The Center for Public Integrity laid off staff today to try to compensate for a $2 million budget shortfall.
Ten positions were eliminated, and five people lost their jobs with the Washington-based nonprofit journalism organization. One of those five people was transferred to a newly-created position within CPI, according to Communications Director Randy Barrett.
Sandy Johnson and Keith Epstein were among those laid off. Johnson started working at the Center one year ago this week. She was the managing editor for politics and government. Epstein was also a managing editor.
“It’s a very difficult position,” said Bill Buzenberg, CPI’s director, who also handled the 2007 layoffs when nine people lost their jobs.
“We started 2011 with a lot of momentum. It was the most money we’ve ever had rolling into 2011. But it’s no surprise that 2011 has been very challenging. And yes, we’ve come in short and had to draw down on our reserves,” Buzenberg said by phone.
Buzenberg and his senior staff have all taken salary cuts, said CPI board chairman Bruce A. Finzen, though he would not provide specific numbers. Finzen said there would be belt-tightening across the board, indicating the layoffs and salary reductions would not make up the deficit.
He said the current $9 million budget will be “reduced between $2 and $3 million, more like $2.5 million. The budget for next year will be in the 6 to 7 million range.”
“Bill and his staff have done a good job of managing this,” said Finzen, “so the board has complete and continued confidence in Bill and his staff.”
Ellen Weiss, who began Oct. 3 as executive editor, will remain with the Center. She was hired to oversee domestic investigations after leaving NPR last January.
Since Labor Day, the Center has hired five key people who make six-figure salaries, acknowledged Finzen. “The people we have hired are a necessary component for us to do what we have to do in order to make the Center work,” he said by phone. “We have to have a senior editor who can really oversee the entire editorial staff. And we need Web guidance and direction, which in part is mandated by the Knight grant.”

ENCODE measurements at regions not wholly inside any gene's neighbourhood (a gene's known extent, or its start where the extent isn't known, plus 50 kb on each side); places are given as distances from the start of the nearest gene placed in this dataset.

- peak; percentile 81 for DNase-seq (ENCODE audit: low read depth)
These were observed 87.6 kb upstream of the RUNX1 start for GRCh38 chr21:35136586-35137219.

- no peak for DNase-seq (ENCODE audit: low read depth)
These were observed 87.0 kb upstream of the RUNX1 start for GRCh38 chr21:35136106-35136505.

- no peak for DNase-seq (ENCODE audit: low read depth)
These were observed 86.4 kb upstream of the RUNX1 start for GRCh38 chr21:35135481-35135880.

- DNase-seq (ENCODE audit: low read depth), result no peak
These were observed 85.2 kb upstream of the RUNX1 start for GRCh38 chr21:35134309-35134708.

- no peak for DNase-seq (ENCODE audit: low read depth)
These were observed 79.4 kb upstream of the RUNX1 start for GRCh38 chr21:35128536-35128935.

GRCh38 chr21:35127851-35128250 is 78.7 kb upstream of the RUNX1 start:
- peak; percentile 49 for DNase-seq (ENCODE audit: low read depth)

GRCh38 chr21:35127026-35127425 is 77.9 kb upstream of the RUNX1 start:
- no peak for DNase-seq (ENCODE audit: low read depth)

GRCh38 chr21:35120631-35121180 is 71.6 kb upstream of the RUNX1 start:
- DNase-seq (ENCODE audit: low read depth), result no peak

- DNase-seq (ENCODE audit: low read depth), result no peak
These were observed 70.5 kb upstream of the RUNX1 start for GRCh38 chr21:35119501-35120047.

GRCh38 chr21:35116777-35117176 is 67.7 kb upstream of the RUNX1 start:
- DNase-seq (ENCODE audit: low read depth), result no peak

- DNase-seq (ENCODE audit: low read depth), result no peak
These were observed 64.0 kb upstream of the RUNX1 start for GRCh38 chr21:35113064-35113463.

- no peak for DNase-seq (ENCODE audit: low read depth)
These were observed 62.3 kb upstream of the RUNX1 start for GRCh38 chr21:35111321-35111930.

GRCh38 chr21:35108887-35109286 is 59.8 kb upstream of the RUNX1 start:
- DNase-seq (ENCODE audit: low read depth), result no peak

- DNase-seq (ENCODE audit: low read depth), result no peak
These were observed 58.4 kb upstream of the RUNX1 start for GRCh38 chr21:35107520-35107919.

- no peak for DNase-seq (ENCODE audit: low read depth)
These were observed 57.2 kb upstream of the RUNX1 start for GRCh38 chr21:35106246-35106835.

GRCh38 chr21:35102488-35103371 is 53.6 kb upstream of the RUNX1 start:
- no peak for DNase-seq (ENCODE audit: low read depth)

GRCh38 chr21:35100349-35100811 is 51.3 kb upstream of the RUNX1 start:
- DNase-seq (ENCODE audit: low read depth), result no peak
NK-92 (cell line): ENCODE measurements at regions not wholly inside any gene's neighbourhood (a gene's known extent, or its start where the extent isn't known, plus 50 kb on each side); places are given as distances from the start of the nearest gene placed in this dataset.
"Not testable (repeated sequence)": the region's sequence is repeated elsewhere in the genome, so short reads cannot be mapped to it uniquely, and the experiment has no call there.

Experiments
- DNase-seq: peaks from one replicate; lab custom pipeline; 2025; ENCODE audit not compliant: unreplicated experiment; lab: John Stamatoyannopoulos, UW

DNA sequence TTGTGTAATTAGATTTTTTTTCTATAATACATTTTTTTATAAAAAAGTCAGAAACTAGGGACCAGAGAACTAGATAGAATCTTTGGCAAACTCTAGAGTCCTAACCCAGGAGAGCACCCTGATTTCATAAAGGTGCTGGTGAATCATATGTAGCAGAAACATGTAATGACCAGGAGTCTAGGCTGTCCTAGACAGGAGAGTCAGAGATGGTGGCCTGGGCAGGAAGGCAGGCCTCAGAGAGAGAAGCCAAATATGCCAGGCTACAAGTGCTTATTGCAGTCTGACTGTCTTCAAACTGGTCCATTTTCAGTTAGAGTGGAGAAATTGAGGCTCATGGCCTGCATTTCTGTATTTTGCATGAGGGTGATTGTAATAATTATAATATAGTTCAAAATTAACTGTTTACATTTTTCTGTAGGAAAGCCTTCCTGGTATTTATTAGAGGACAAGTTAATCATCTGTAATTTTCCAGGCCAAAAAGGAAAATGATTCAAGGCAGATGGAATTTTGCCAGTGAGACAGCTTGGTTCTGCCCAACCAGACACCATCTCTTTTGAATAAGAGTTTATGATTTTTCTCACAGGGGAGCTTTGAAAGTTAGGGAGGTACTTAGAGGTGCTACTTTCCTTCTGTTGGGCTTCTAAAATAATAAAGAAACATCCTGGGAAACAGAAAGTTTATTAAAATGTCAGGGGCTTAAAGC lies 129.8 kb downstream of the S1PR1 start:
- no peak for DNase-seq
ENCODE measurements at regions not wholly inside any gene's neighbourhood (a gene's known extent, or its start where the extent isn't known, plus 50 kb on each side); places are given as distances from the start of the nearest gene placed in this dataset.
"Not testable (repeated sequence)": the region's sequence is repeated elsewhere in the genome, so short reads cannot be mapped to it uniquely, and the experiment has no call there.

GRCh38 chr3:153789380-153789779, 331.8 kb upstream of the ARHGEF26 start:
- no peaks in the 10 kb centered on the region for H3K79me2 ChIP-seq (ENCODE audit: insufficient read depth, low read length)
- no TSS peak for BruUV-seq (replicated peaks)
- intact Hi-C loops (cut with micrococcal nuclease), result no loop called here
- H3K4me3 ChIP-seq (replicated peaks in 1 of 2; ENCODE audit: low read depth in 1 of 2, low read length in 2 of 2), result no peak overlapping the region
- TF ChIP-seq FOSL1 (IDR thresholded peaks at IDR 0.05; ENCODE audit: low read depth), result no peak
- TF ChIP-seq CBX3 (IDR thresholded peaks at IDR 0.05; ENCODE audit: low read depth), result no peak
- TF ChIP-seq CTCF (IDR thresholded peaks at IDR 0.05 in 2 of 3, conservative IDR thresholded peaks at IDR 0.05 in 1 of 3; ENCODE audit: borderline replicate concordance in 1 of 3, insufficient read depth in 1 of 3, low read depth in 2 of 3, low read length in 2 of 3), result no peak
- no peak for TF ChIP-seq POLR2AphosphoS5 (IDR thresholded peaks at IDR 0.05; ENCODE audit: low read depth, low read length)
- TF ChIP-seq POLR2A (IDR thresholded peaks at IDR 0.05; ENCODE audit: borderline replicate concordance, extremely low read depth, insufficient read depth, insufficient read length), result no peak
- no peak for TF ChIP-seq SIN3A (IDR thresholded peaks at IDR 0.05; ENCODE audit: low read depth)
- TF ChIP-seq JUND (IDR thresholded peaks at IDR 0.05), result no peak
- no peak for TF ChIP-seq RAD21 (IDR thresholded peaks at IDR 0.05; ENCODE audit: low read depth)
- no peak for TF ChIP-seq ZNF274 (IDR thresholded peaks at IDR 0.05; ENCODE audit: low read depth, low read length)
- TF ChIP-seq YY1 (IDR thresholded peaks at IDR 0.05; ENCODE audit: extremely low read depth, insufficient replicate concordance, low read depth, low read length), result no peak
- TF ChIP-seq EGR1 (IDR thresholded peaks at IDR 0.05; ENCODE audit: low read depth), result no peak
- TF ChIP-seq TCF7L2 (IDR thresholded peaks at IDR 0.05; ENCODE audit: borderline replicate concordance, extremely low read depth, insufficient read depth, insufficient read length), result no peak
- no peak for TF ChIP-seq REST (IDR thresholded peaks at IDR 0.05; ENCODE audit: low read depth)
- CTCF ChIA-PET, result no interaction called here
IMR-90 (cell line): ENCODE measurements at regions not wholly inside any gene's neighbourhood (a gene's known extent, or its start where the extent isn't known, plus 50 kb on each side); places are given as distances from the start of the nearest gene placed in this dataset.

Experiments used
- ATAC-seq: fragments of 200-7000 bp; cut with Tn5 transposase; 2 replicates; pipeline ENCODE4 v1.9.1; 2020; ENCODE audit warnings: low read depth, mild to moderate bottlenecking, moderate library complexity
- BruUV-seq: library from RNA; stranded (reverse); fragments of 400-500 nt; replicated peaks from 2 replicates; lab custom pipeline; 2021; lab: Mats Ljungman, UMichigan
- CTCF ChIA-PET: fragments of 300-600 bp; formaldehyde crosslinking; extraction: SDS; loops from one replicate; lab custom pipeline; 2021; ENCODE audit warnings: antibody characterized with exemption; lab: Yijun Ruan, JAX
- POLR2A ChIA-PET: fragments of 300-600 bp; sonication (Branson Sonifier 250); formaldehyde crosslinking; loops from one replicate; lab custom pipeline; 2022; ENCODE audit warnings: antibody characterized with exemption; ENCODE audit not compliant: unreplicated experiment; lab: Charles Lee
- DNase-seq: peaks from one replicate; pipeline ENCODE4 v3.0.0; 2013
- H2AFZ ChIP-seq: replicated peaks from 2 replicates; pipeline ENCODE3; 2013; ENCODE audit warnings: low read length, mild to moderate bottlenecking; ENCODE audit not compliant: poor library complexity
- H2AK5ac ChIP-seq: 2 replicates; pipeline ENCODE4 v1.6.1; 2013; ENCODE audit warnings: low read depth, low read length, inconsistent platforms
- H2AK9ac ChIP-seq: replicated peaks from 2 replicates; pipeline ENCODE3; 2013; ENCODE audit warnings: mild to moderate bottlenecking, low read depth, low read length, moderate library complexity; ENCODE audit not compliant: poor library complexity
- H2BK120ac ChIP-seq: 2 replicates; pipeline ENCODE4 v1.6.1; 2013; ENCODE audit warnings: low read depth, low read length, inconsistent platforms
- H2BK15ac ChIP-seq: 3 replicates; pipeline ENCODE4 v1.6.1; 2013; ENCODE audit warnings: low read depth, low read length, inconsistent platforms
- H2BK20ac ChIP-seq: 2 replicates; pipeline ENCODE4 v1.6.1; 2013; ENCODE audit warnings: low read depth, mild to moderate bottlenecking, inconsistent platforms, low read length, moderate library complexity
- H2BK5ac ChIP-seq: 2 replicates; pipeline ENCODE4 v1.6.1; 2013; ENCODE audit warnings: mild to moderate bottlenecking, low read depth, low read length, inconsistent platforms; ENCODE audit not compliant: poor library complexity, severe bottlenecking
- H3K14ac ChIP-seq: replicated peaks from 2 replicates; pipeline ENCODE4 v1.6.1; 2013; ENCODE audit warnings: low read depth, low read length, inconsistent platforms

These new hires include Weiss, Christine Montgomery, the chief digital officer; R. Jeffrey Smith, managing editor for national security; John Dunbar, managing editor for the financial desk and Gerard Ryle, the new director of the Center’s International Consortium of Investigative Journalists.
Currently, there are a little over 50 employees at CPI, which makes it one of the largest nonpartisan, nonprofit investigative centers in the country.
News of the $2 million shortfall first appeared in Politico Monday in a piece by Keach Hagey on a massive, expensive investigative project on tuna fishing that revealed Center journalists relied on a source’s password to access information from an international, inter-governmental database.
Buzenberg would not talk specifically about how those involved with the October 2010 merger between the Huffington Post Investigative Fund and CPI will be affected. At the time, the Center absorbed HuffPost’s investigative arm and eight journalists moved from HuffPost to CPI.